PHILADELPHIA (WPVI) -- The Philadelphia Department of Public Health has identified a city resident with a probable case of monkeypox. Testing to confirm the case is pending, and the resident has not been identified, officials said.
"The threat to Philadelphians from monkeypox is extremely low," said Health Department Acute Communicable Disease Program Manager Dana Perella. "Monkeypox is much less contagious than COVID-19 and is containable particularly when prompt care is sought for symptoms."
Perella said there is currently a vaccine to lessen the severity of illness and an antiviral treatment for patients with monkeypox.
"I believe that residents and visitors should feel safe to do all the fun things Philadelphia has to offer, with the proper precautions," she said.
City officials are working with the CDC to investigate how the person was exposed and if they may have exposed anyone else since they became infectious.
The current outbreak was first confirmed in a British resident on May 6. Since then, cases have been confirmed in 29 other non-endemic countries, including the United States. The CDC reports that there are 19 confirmed cases in 10 states. Worldwide, there has only been one death associated with this outbreak.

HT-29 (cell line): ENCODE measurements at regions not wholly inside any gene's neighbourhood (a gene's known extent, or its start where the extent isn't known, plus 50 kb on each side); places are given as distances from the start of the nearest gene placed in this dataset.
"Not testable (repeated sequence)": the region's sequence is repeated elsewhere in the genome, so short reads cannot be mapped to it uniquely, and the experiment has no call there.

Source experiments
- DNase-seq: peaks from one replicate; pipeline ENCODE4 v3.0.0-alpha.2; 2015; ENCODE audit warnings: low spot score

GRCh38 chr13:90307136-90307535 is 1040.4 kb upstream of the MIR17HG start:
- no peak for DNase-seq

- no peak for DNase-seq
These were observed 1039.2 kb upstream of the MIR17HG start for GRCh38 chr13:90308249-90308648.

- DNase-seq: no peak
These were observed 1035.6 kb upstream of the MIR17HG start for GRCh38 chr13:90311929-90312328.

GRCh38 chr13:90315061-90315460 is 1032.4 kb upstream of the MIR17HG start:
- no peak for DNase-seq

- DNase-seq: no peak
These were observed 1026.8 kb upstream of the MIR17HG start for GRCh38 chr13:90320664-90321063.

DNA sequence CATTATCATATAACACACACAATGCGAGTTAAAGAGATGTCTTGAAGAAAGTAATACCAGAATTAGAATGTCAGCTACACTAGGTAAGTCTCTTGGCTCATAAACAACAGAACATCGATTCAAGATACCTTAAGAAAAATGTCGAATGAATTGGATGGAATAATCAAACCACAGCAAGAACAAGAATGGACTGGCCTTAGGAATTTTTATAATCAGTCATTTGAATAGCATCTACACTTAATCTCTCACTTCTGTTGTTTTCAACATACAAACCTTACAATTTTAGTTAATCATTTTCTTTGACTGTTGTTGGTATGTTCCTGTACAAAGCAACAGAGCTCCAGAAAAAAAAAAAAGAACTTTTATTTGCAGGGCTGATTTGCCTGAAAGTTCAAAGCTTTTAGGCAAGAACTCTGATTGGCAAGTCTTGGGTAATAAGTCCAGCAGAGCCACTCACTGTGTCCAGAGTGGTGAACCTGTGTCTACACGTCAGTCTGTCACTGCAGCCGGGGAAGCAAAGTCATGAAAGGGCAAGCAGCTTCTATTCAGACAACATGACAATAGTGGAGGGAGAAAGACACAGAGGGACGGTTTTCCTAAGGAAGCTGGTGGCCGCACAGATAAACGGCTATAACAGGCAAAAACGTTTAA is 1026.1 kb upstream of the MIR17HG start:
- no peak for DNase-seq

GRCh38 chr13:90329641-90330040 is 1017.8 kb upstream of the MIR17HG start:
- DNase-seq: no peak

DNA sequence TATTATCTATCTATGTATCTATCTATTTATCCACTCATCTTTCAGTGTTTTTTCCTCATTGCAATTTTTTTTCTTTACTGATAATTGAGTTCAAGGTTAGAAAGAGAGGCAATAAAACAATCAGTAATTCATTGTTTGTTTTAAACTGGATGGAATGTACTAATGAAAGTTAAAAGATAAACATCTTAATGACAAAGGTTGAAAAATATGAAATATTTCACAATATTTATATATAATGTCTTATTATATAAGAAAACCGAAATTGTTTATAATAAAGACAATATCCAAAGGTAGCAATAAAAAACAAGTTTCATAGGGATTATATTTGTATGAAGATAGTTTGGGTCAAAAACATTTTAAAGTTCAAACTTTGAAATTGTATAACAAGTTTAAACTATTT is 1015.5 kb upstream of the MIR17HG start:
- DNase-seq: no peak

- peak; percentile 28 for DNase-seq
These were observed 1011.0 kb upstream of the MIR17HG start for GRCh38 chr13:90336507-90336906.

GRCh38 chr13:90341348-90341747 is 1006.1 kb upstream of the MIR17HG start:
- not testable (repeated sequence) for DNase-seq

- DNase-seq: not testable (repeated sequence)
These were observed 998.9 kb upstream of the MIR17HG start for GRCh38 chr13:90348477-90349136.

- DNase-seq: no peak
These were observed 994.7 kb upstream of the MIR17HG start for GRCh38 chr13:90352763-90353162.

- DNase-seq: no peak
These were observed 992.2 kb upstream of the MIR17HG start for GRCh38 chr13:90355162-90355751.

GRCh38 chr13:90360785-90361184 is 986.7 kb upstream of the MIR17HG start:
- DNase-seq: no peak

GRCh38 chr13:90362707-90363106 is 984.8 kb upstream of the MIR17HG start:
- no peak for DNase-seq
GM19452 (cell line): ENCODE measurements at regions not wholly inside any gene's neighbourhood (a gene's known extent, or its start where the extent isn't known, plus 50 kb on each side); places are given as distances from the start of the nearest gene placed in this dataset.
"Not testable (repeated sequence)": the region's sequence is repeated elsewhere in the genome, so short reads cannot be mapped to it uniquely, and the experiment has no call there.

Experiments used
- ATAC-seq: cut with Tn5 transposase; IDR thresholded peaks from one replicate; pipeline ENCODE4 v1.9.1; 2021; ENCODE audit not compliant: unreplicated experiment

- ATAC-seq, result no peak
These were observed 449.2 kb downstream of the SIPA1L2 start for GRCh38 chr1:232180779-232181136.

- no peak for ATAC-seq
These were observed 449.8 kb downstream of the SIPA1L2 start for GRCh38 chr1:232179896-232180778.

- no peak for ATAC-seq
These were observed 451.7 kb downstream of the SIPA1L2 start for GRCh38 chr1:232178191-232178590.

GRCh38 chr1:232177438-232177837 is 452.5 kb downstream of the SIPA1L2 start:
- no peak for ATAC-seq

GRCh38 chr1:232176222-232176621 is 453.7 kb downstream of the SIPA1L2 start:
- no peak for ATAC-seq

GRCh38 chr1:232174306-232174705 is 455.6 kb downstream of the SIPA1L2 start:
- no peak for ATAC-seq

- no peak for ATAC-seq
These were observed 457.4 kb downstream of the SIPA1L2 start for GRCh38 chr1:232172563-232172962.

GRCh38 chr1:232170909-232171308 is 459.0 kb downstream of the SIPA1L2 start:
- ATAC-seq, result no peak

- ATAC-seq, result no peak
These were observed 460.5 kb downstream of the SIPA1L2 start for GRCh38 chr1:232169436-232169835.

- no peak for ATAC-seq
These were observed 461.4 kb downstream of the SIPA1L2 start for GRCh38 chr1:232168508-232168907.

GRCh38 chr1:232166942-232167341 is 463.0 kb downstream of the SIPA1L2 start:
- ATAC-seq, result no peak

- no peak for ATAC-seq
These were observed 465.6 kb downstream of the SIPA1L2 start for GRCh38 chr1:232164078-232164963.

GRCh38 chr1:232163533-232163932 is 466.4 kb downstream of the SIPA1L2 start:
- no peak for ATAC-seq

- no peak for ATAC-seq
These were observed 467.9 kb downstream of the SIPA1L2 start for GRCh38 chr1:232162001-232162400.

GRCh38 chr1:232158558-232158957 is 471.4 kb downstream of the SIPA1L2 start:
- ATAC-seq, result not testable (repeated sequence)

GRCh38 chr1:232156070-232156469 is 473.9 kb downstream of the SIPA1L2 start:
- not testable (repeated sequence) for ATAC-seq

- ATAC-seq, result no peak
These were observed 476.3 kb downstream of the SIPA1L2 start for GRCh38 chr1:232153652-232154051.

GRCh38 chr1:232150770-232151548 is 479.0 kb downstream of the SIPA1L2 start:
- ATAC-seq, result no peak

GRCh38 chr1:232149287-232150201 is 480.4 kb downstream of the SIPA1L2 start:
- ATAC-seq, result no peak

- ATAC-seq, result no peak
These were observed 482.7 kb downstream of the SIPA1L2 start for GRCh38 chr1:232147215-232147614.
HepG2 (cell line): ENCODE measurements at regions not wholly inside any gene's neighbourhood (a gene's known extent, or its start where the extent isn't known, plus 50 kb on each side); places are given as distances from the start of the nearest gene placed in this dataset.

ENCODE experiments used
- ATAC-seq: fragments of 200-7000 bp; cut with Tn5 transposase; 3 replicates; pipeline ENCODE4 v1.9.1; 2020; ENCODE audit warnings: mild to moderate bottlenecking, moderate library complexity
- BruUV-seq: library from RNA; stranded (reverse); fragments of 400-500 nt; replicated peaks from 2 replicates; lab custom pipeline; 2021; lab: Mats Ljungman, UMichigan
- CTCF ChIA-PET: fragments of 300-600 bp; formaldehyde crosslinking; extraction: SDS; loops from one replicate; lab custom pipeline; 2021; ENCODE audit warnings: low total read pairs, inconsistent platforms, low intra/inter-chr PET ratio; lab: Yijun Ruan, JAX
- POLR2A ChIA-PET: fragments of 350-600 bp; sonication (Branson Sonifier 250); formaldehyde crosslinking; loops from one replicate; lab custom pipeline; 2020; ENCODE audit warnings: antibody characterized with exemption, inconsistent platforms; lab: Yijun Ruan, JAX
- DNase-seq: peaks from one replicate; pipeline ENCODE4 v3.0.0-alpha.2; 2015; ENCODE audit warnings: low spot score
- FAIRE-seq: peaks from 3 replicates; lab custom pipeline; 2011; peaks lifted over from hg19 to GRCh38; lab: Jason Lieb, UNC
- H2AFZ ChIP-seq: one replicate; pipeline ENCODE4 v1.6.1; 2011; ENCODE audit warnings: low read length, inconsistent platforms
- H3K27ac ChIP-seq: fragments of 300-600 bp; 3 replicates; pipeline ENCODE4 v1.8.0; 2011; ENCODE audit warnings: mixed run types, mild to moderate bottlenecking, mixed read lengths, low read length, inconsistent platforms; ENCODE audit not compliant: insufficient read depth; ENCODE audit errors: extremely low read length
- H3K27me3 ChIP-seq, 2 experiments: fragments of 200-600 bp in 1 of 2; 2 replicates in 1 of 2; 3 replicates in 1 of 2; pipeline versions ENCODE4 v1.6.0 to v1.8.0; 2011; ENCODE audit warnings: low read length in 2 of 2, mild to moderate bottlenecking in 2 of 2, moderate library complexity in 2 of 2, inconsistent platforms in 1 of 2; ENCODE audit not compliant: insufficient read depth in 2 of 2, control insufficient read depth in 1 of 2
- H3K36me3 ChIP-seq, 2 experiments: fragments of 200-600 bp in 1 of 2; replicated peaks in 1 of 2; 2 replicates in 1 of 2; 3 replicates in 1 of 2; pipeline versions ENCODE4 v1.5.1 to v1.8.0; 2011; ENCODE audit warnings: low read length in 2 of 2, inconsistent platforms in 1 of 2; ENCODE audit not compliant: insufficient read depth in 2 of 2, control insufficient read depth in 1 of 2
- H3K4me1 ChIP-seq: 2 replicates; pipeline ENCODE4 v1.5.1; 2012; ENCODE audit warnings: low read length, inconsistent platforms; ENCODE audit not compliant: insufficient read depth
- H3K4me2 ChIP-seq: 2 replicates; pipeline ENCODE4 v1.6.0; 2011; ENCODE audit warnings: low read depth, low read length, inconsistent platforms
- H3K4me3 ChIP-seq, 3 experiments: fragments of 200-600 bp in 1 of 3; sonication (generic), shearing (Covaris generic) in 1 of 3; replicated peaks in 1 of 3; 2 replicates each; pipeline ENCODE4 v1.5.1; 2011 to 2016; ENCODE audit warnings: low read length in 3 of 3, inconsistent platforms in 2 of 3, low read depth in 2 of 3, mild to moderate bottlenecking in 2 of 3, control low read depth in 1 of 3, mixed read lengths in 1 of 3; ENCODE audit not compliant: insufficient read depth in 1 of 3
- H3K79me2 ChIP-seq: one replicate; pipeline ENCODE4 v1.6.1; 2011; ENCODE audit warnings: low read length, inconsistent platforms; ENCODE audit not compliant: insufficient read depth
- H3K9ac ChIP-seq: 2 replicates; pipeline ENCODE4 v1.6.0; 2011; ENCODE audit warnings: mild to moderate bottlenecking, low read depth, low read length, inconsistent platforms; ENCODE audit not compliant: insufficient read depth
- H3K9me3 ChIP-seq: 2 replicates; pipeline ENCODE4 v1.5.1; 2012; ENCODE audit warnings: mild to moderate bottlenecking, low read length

"Monkeypox is very rare in this area because we don't have any animals in the area that have monkeypox virus, so we cannot acquire it from the little rodents that normally carry it to people. That's the good news. The bad news is, in this particular outbreak, we're seeing it go from person to person which means we don't know how to completely avoid getting it," said Dr. Thomas Fekete, a professor at the Lewis Katz School of Medicine at Temple University.
Officials strongly recommend that anyone who is experiencing symptoms of an unexplained rash on their face, palms, arms, legs, genitals, or perianal region that may be accompanied by flu-like illness should contact their regular healthcare provider as soon as possible.
Monkeypox is spread through close, personal contact. Initial symptoms usually include fever, fatigue, headache, and enlarged lymph nodes. A rash often starts on the face and then appears on the palms, arms, legs, and other parts of the body. Some recent cases began with a rash on the genitals or perianal region only with no other initial symptoms.
Over a week or two, the rash changes from small, flat spots to tiny blisters that are similar to chicken pox, and then to larger blisters. These can take several weeks to scab over. Once the scabs fall off, the person is no longer contagious.
"Let's keep an eye on it. I think we'll know a lot more in the next few weeks, and with any luck, this will be a relatively small blip and nobody's going to have to worry too much about it in the future," Fekete said.
Monkeypox is a viral disease that is usually found in Central and West Africa. Monkeypox was first discovered in laboratory monkeys in 1958. Blood tests of animals in Africa later found evidence of Monkeypox infection in several African rodents. In 1970, Monkeypox was reported in humans for the first time.